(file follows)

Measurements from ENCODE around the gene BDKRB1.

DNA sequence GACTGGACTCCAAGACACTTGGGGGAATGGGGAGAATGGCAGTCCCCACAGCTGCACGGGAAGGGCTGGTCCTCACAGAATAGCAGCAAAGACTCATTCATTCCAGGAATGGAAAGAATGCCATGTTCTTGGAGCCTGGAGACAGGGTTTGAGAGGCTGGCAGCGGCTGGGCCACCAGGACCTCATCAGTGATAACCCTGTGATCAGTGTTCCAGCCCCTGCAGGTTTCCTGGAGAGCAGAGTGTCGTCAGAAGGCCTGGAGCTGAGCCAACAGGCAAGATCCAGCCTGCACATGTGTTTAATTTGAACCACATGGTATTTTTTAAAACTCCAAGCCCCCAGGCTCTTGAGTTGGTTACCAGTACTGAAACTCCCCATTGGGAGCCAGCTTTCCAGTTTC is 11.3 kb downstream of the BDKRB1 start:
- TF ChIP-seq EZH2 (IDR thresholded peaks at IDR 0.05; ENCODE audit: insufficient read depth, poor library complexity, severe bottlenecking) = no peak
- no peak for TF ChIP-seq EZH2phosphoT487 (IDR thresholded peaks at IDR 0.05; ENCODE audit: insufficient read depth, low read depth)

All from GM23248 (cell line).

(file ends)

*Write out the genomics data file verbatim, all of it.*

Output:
Measurements from ENCODE around the gene BDKRB1.

DNA sequence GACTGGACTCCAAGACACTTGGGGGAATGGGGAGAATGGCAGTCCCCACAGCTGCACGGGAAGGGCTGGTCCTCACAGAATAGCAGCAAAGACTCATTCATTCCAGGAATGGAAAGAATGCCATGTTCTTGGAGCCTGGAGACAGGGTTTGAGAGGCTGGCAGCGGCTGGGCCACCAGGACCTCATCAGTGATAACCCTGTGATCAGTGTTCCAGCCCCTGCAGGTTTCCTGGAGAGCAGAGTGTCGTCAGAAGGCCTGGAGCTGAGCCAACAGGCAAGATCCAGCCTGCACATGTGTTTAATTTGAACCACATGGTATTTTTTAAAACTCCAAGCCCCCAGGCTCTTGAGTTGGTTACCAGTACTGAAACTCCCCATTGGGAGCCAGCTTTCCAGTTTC is 11.3 kb downstream of the BDKRB1 start:
- TF ChIP-seq EZH2 (IDR thresholded peaks at IDR 0.05; ENCODE audit: insufficient read depth, poor library complexity, severe bottlenecking) = no peak
- no peak for TF ChIP-seq EZH2phosphoT487 (IDR thresholded peaks at IDR 0.05; ENCODE audit: insufficient read depth, low read depth)

All from GM23248 (cell line).